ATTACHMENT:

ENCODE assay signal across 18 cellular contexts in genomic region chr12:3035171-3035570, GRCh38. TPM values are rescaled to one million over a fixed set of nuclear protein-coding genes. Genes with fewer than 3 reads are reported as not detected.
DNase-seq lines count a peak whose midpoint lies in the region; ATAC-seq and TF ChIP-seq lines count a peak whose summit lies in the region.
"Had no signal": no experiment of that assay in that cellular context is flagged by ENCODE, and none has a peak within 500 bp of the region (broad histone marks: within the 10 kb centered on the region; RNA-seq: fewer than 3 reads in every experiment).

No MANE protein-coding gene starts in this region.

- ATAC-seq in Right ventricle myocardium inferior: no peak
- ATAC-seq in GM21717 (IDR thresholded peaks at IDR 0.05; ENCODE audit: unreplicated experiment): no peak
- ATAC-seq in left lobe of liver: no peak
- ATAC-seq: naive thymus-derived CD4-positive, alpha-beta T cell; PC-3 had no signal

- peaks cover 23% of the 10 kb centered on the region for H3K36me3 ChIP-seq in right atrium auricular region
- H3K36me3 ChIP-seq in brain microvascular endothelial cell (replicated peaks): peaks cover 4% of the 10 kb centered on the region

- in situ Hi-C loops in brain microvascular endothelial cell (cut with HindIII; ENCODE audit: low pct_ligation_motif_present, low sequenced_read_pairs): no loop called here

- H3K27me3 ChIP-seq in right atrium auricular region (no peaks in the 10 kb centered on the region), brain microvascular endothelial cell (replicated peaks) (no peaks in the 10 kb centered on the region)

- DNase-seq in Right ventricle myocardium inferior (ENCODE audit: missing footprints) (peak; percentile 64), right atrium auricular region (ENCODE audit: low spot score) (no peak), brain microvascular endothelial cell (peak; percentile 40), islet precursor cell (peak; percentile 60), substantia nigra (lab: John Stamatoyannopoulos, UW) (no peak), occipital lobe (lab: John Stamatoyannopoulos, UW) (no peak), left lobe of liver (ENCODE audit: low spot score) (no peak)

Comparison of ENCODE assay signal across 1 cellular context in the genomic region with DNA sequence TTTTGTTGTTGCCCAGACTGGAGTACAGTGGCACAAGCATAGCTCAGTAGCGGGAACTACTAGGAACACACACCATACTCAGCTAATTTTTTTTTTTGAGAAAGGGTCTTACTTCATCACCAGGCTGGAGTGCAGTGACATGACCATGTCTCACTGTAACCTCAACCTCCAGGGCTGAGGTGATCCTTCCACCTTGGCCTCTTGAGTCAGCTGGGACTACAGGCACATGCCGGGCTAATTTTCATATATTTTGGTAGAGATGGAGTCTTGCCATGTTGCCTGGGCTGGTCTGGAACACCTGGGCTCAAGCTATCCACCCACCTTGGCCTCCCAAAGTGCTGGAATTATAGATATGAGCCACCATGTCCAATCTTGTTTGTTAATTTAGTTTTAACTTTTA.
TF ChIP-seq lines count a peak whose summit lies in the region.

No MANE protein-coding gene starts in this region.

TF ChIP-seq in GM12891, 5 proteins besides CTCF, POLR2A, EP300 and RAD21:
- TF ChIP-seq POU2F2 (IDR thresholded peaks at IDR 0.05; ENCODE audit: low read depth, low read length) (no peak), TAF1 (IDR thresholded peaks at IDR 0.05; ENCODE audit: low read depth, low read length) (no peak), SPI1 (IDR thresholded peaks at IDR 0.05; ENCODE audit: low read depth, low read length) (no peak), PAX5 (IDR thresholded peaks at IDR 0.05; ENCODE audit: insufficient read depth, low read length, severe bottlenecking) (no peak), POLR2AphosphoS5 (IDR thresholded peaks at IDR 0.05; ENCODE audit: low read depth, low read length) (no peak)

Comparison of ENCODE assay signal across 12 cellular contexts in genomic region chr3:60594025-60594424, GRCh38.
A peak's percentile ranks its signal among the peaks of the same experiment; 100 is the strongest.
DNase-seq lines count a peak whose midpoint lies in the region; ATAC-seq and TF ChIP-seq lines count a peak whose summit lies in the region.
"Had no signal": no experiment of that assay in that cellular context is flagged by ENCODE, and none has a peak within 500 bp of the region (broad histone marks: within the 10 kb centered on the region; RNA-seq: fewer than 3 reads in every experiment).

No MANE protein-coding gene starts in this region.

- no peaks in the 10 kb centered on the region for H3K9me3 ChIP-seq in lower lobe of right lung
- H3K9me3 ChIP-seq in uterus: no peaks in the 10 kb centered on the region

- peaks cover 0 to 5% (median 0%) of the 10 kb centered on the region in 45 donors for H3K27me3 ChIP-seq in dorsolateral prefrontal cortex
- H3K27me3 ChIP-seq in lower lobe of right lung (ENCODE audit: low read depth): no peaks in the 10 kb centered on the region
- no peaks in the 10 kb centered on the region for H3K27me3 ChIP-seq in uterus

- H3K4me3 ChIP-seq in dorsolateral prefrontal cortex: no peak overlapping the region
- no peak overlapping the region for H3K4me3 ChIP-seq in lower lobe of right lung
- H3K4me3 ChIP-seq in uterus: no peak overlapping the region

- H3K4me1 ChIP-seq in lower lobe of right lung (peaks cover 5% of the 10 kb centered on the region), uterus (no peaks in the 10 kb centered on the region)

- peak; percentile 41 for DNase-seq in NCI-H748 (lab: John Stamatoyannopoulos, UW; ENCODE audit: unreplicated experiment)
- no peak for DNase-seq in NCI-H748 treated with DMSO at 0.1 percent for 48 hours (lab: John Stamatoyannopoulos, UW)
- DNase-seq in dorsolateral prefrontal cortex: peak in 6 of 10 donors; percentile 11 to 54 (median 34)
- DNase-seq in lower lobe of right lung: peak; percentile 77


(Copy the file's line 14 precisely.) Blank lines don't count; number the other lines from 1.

Comparison of ENCODE assay signal across 1 cellular context in the genomic region with DNA sequence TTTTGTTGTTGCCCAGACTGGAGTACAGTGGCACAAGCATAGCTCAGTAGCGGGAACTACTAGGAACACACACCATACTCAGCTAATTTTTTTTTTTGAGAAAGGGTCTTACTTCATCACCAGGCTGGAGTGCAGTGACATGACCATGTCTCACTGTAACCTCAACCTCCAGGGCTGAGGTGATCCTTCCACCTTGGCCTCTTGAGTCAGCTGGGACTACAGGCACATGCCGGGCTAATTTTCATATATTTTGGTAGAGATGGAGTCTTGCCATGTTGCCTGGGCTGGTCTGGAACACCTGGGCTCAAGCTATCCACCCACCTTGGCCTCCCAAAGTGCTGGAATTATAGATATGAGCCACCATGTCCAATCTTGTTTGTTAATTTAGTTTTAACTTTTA.